"Cl..." He seemed to bite his words off, winced, and then said, "Uh, Clark."
Macy nodded. "And your brother?"
Macy said, "Could you describe your brother to me?"
"He's got black hair, and his nose got broke a few times so it's crooked. And he's got a big forehead. And blue eyes."
"Height? Weight?" Merritt asked.
Macy said, "I'm afraid I might have some bad news for you. We'd like to ask you to try and identify your brother's body."
"All right, let's see him."
Merritt cleared his throat.
"Sir, your brother might be lying on this table. I want you to be prepared for that."
He shrugged. "Whatever, sure."
Macy walked back to the table where the thief was laying. She pulled back the blanket to expose the man's face, and turned to watch Clark's reaction. He looked down at the body and took a few steadying breaths, wiped his hand down his face, and finally nodded.
"Yep. That's him."
"He was killed during a robbery," Macy said. "He took the town's payroll, cost a lot of people their paydays. Could end up costing them a lot more than that."
"Well, you got him." There was more anger in his voice than Macy expected. "Got the money back."
"Some of it anyway." Macy drew the sheet back over Jack's face and said, "Tell me something, Mister...?"
Merritt said, "She wants your name, sir."
"Gave her my name."
"Your last name. You're Clark and Jack..."
Macy nodded, "Well, Mr. Wilson, I can't help but wonder about a couple of things. When did you get into town? This morning?" He nodded. "And you decided to come straight to the doctor to try and find your brother?"
"I was headin' to your office to talk to you."
"Oh. So how'd you know I was here?"
Clark glanced toward the door and started to say something before he closed his mouth.
"Recognize my horse? If you just got into town, how'd you know that horse belonged to me? And here's the most important question, the one that's been weighin' on me since you walked into the room. If you just got into town today, then what was your shirt doin' on one of the robbers riding with your brother yesterday?"
Clark turned and dashed for the door. Macy pushed Merritt's desk out of the way and caught up with him halfway through the front room. She grabbed the collar of his shirt and pulled. He was thrown off balance and hit the ground in a tumble of limbs, his arms coming up to protect his head as he hit the ground. Macy rolled him onto his back and placed a knee between his shoulders as she yanked his arms back.
"Now, sit still. We're just going to give you a nice place to stay while you're in town. We'll even give you someone to talk to. We're known for our hospitality in these parts."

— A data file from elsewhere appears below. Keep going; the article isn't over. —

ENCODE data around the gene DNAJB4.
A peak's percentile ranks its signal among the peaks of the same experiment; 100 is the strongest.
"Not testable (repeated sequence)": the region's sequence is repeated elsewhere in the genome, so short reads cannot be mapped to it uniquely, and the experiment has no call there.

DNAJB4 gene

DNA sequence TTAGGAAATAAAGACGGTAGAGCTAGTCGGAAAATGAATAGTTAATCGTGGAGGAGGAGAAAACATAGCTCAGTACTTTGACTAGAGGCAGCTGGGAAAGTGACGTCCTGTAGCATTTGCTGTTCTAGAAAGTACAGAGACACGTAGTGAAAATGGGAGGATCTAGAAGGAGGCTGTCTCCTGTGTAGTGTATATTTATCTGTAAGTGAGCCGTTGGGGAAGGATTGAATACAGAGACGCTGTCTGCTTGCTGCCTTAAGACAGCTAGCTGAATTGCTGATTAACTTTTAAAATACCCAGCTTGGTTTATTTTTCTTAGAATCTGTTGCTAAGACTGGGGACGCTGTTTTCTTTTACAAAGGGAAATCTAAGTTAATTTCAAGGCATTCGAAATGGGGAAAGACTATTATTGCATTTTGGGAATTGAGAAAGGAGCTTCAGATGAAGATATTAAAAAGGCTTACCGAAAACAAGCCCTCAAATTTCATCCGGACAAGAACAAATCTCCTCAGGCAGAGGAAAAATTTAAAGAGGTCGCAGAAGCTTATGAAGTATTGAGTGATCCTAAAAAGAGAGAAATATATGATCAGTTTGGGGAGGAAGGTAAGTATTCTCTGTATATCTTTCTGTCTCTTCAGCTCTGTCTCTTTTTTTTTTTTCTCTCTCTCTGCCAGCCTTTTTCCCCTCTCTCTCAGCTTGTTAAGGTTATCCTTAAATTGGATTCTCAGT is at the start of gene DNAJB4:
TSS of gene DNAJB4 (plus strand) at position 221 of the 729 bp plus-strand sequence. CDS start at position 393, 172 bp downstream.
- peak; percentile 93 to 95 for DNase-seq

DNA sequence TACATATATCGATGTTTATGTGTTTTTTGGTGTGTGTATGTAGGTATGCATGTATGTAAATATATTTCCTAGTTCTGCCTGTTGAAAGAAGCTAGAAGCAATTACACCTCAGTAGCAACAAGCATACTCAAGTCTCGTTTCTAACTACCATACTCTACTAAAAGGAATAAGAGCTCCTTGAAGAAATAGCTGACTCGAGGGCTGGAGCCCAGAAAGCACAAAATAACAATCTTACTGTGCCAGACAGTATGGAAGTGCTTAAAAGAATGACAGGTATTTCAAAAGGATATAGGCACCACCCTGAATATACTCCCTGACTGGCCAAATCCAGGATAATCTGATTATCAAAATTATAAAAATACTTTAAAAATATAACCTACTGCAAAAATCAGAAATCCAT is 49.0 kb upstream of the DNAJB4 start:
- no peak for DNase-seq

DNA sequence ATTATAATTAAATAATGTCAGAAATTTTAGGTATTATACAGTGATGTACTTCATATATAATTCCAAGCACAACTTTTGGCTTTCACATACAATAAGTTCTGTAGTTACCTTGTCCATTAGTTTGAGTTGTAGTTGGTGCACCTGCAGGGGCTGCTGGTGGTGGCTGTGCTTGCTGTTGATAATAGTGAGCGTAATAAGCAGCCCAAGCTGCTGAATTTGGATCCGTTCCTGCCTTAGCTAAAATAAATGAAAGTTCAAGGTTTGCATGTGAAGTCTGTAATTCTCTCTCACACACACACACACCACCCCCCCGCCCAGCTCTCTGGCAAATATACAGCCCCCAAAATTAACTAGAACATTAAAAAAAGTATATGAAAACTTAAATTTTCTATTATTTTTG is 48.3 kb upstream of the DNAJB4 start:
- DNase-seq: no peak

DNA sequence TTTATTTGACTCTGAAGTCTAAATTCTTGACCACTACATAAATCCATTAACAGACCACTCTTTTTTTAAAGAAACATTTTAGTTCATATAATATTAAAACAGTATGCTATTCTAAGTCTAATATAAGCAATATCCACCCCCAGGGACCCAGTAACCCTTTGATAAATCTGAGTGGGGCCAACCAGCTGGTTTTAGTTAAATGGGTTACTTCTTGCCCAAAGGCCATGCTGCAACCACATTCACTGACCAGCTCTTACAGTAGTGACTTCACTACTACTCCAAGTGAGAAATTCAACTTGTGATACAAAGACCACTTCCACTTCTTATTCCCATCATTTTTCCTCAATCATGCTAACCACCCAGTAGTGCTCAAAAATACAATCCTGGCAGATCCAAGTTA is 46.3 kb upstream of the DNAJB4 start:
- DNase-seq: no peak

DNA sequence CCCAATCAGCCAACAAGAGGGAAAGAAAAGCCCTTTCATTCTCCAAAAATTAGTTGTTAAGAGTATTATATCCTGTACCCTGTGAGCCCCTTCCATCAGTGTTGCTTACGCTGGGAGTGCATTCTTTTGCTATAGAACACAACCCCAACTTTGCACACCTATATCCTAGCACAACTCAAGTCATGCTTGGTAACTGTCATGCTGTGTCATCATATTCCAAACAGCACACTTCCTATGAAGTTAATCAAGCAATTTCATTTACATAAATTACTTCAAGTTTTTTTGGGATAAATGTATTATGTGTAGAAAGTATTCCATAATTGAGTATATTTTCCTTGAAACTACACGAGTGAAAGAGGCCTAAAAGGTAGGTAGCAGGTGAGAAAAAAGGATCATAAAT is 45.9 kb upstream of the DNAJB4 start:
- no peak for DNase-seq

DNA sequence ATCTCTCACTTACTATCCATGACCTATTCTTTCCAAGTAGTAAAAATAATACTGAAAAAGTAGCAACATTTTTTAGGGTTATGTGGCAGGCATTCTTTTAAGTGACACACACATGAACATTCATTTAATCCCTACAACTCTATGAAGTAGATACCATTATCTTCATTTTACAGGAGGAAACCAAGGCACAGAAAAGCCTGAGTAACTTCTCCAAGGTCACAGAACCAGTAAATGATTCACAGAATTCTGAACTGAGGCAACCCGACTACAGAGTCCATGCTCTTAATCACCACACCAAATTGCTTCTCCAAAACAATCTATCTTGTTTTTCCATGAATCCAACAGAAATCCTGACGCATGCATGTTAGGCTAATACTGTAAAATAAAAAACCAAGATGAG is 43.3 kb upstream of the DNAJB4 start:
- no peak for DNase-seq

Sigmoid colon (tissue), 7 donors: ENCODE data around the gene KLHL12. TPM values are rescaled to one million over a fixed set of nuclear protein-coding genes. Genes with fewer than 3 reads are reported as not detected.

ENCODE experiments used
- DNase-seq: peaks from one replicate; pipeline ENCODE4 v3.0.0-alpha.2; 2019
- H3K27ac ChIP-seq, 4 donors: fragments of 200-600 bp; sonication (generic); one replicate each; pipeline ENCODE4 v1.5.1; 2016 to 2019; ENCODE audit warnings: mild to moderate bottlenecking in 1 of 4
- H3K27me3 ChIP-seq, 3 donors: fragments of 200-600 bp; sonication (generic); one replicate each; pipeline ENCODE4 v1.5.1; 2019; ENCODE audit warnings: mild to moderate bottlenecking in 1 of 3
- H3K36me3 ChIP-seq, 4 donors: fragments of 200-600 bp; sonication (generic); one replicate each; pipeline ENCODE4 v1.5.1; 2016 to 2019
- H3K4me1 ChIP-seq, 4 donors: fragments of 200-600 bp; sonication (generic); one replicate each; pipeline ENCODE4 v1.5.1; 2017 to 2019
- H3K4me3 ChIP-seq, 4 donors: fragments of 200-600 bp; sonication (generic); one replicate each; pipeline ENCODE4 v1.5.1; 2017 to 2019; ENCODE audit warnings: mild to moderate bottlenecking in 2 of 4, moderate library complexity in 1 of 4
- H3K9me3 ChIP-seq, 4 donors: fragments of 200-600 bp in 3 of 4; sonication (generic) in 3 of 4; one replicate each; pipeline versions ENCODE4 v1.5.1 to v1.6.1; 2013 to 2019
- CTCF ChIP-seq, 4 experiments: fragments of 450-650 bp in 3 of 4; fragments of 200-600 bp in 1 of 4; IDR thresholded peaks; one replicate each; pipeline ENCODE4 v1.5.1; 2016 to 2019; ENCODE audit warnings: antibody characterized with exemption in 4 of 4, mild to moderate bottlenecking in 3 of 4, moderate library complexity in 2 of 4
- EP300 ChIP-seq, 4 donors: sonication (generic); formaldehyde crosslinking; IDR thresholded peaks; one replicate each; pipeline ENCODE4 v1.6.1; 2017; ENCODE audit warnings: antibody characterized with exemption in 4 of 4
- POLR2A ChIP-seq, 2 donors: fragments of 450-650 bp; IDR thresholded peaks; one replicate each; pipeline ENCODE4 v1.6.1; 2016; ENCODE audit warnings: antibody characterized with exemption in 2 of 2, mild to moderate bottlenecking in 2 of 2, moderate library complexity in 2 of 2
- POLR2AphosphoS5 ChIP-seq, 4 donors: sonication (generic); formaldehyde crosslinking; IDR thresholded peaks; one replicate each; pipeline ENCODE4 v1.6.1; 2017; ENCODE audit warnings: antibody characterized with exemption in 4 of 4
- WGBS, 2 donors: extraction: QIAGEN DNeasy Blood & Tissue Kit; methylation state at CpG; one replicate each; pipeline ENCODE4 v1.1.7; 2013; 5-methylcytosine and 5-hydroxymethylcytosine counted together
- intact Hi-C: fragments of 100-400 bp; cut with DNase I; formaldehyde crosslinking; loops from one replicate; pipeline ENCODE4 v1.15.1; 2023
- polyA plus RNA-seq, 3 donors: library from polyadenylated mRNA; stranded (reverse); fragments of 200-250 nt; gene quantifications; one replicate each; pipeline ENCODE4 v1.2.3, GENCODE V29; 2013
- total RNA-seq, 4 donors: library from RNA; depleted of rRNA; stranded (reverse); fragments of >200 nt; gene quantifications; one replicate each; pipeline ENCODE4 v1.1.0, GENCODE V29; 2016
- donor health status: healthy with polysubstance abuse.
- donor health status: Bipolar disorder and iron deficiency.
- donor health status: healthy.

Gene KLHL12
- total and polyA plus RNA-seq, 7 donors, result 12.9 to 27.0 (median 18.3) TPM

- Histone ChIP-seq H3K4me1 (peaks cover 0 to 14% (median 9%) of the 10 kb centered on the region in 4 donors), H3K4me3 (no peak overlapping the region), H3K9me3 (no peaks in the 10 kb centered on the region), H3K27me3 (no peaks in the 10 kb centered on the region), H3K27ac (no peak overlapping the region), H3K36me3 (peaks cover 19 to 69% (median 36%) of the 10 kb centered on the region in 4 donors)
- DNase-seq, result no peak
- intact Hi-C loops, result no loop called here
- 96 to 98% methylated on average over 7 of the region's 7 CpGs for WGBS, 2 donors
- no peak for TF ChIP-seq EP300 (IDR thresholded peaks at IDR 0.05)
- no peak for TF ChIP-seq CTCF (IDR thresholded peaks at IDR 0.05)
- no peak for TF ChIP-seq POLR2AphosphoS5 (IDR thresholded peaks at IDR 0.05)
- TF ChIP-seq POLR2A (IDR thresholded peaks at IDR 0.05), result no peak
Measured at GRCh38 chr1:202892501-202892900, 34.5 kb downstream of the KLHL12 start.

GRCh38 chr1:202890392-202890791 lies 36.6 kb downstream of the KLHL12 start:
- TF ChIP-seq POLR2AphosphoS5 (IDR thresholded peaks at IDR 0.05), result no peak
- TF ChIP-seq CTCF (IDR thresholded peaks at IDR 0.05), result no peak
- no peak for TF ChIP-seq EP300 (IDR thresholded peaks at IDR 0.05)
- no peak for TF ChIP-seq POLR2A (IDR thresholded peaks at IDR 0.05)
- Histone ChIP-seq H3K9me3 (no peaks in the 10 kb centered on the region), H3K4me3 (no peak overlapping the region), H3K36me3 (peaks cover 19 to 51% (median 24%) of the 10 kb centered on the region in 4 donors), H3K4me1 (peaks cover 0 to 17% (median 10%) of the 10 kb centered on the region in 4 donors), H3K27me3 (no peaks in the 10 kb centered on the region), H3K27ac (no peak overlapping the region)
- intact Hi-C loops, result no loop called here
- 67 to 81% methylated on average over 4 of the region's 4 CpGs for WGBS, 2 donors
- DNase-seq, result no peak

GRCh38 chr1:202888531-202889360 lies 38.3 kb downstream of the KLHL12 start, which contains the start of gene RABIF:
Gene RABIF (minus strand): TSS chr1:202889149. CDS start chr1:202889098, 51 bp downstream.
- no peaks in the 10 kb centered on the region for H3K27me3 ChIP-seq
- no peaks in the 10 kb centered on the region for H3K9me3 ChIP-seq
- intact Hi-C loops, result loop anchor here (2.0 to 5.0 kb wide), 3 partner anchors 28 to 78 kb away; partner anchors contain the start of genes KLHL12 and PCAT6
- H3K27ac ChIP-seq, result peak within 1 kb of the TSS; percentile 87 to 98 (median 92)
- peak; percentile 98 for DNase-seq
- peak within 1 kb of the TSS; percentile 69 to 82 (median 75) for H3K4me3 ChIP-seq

Merritt stood in the doorway and watched her cuff him. "Nice moves, sheriff."
"Thanks," she said. She hauled the man to his feet and said, "C'mon. We'll get you all set up at the jail and then we can have a nice long chat."
She guided Clark Wilson, or whatever his name was, out into the sunshine. She couldn't help but think to the four thieves she'd chased out of town the day before.
Two down, two to go, she thought.
Macy tied a rope to Clark's belt so she could lead him from her horse, forcing him to trail along behind her. He struggled a bit, but with his hands cuffed behind him and her already on horseback, he knew he wouldn't get far. People started to line the sides of the street as Macy passed, eyeing her prisoner and her with equal measure. Finally, someone got up the nerve to ask. "Sheriff. He one of the guys who got our money?"
"That's what I intend to find out," Macy said, "but it looks pretty likely."
Someone at the far end of the street whistled, and someone in front of the bar started to clap. "Only a matter of time," she heard a woman shout. "You'll get the others, sure enough."
Macy dipped her chin and brushed her finger along the brim of her hat. She hadn't intended to parade Clark Wilson like a trophy, but she had to admit the ego boost was doing her a fair bit of good. It was a relief to see the people of Roman applauding her, having faith in her. It was exactly what she'd needed the night before.
Henry was already outside the jailhouse when she rode up. "Heard you were bringing a guest. Don't worry, sir, we're known for our hospitality here."
"I already used that one," Macy said. She climbed off the horse and untied Clark. "Maybe you should mention our maid is outta town and he'll have to clean up after himself."
"I'll let you do the jokes," Henry said. She handed Clark over, and Henry led the man inside. Macy followed, taking off her hat as she stepped through the door.
"Who told you I was bringing someone?"
"Little Calvin. Said you was riding down the main road with a guy dragging behind you. Guess he exaggerated a bit."